Because of always having several books on the go simultaneously, I finished 3 this week and they’re phenomenal enough to recommend them here.
The Dean’s Watch by Elisabeth Goudge is stuffy and passionate and achingly beautiful. I’d read it a long time ago, and it felt especially fitting to be re-reading it this week, since its setting is Advent. The characters are vivid and alive, even if sad and scruffy. They’re real. I’ve heard that it’s to be an allegory, but I haven’t seen through it all yet. There’s something in this quote though, that means more than the words say:
“It does not matter, Job,” said the Dean at last. “I mean it does not matter that the clock was broken. What matters is that the clock was made.”
For years, I shied away from Henri Nouwen’s The Wounded Healer because I thought it was too deep and wordy. But when I actually opened it I found it very readable and accessible. The depth and wisdom was amazing. The thoughtfulness and careful words are to be read slowly and digested. He talks alot about loneliness and how it’s not something to run away from, but can become a source of life for others.
This is the announcement of the wounded healer: ‘The master is coming–not tomorrow, but today, not next year, but this year, not after all our misery is passed, but in the middle of it, not in another place but right here where we are standing.’
This morning over coffee, I finished The Shack, the book that took the evangelical world by storm some years back. I’d read it before, after an operation when I was in a daze of painkillers, so not everything registered very well, but my impression then was the same as this time: that its message is valuable and powerful, but the writing style was very distracting. I wanted to mark out all the fluffy adverbs. Even so, I really like the picture of the fellowship and love among the Trinity, and the way they shower love and are ‘especially fond’ of people. The story was both convicting and comforting.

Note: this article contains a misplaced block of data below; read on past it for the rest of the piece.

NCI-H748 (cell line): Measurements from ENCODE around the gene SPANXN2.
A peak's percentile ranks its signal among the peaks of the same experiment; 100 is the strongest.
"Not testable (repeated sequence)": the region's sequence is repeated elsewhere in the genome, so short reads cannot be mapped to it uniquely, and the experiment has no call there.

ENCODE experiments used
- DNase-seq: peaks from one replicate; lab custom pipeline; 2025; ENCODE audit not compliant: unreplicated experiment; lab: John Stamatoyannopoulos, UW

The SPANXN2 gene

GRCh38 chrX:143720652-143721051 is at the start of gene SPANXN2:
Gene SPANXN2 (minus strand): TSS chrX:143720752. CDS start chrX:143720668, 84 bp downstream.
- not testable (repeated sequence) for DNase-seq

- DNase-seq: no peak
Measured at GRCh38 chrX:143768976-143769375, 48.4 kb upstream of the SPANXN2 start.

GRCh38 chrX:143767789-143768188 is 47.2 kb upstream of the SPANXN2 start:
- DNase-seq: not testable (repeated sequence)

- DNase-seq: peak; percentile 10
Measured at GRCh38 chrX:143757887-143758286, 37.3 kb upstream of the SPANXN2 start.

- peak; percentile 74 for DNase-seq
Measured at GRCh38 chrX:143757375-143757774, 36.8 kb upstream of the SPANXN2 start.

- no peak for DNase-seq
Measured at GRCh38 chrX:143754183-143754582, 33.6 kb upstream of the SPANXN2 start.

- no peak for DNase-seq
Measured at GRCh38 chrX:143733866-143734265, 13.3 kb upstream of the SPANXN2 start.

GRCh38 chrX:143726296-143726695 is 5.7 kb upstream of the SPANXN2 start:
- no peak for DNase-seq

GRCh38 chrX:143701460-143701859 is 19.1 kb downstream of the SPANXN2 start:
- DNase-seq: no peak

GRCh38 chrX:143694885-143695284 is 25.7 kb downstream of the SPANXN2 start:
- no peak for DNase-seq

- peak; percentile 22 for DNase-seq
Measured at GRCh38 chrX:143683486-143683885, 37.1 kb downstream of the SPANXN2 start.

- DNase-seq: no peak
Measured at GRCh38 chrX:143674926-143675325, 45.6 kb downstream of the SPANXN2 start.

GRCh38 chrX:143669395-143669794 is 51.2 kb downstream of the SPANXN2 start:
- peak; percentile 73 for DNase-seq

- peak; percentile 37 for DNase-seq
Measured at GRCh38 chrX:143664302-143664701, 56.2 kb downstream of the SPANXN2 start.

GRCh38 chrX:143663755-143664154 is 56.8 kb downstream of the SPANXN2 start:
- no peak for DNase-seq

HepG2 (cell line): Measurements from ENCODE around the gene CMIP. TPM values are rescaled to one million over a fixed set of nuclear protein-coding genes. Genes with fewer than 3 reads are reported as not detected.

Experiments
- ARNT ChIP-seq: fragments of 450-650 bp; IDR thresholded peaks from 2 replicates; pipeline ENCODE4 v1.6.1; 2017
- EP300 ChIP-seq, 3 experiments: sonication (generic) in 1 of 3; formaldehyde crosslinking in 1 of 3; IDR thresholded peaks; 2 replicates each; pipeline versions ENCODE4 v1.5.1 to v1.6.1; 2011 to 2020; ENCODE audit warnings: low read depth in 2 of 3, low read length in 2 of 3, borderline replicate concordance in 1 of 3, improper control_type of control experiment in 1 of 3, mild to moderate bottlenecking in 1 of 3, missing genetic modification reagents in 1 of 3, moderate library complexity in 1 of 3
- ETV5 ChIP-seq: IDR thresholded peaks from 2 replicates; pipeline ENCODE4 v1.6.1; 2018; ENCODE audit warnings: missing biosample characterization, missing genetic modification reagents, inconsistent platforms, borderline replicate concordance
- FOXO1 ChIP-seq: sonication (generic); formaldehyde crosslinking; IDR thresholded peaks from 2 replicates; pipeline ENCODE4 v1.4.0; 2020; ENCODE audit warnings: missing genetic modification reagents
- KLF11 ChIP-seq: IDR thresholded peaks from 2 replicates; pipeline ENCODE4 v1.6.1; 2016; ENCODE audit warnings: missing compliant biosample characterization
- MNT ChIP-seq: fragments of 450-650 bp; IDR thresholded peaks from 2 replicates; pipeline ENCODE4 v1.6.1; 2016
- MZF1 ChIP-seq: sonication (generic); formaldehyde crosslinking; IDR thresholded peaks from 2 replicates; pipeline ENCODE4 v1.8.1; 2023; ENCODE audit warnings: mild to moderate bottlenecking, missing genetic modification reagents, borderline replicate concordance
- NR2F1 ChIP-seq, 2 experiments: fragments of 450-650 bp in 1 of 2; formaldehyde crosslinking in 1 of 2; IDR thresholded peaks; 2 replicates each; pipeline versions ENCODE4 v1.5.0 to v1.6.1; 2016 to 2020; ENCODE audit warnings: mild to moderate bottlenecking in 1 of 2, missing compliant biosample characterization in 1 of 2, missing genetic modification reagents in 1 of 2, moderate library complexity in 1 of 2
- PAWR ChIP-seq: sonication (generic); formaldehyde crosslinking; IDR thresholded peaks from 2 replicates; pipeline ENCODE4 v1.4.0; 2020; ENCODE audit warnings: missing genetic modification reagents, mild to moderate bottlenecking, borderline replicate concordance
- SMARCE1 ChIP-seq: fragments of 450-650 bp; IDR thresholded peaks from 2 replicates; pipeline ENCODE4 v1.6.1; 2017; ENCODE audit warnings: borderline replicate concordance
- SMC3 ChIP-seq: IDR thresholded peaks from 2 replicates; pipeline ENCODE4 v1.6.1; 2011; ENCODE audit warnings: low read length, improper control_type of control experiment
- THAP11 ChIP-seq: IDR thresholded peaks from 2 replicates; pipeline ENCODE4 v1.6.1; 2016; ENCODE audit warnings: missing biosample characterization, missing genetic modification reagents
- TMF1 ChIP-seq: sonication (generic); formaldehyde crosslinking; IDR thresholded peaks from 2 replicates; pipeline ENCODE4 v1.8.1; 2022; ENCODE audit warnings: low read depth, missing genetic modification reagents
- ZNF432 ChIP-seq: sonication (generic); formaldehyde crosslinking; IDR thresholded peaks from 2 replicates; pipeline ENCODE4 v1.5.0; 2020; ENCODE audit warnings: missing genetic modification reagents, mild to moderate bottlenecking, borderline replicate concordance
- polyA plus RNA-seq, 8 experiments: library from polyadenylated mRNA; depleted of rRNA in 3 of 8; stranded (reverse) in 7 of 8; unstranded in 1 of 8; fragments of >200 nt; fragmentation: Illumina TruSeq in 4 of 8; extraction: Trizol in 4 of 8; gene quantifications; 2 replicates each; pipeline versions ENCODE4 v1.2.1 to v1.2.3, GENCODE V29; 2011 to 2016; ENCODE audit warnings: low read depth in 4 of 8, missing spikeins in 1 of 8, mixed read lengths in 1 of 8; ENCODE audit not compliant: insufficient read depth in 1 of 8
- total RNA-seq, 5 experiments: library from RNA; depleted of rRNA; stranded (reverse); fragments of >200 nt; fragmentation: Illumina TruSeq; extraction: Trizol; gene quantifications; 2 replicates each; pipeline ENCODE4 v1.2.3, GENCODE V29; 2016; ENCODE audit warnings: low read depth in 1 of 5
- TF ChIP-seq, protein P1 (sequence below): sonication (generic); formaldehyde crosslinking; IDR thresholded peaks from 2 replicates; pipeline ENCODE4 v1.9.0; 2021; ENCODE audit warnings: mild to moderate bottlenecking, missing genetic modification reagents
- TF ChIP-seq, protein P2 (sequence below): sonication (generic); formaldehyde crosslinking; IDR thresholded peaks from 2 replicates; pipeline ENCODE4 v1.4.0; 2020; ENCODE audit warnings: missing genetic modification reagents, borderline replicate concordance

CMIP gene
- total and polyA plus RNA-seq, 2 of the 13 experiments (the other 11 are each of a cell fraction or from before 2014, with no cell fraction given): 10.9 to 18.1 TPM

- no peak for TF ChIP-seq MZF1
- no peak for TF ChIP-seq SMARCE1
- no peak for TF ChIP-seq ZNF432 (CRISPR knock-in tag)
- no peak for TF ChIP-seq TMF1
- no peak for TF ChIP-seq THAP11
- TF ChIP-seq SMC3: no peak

Mack, if anything matters then everything matters. Because you are important, everything changes; every time you reach out and touch a heart or a life, the world changes; with every kindness and service, seen or unseen, my purposes are accomplished and nothing will ever be the same again.
I never wanted an e-reader before, but today I do. Next week I plan to go to the US for 2 months. I’m teaching a Bible school class for girls for 3 wks, and have no room to take any books for resources. Living with one checked-in bag for 2 months means only essentials go. In theory and in practice, I like travelling light. But I hate to be book-less. I don’t know yet how my ideal will match my practice.
Related post: Heavy Books